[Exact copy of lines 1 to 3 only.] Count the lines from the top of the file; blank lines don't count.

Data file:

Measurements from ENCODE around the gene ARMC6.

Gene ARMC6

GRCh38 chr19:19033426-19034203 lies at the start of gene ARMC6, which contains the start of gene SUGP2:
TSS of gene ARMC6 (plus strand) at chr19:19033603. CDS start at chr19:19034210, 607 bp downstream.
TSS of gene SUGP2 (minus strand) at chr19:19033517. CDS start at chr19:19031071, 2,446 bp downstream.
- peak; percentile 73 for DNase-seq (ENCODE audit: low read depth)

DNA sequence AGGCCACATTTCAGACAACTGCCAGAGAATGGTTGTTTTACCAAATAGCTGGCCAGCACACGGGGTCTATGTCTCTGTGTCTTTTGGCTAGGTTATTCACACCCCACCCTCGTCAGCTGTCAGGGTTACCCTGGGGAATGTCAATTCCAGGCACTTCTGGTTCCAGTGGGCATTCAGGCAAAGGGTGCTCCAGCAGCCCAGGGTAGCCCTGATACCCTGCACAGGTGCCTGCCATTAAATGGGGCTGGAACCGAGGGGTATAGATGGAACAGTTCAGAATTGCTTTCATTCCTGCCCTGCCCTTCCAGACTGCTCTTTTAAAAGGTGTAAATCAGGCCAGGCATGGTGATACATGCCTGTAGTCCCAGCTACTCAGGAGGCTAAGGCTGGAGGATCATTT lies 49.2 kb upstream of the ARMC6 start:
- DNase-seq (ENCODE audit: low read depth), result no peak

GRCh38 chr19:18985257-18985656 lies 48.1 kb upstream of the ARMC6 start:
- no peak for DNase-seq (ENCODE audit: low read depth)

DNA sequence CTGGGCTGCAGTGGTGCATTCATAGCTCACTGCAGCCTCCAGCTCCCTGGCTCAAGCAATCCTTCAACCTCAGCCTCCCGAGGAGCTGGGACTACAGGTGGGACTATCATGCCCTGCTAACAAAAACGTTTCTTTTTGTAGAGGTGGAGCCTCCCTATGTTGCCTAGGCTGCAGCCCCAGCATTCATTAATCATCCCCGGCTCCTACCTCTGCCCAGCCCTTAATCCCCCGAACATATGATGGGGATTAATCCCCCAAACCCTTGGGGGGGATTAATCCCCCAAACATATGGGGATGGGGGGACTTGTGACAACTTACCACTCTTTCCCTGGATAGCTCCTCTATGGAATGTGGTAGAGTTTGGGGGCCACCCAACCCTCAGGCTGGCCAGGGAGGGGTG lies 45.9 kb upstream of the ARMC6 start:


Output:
Measurements from ENCODE around the gene ARMC6.

Gene ARMC6

GRCh38 chr19:19033426-19034203 lies at the start of gene ARMC6, which contains the start of gene SUGP2: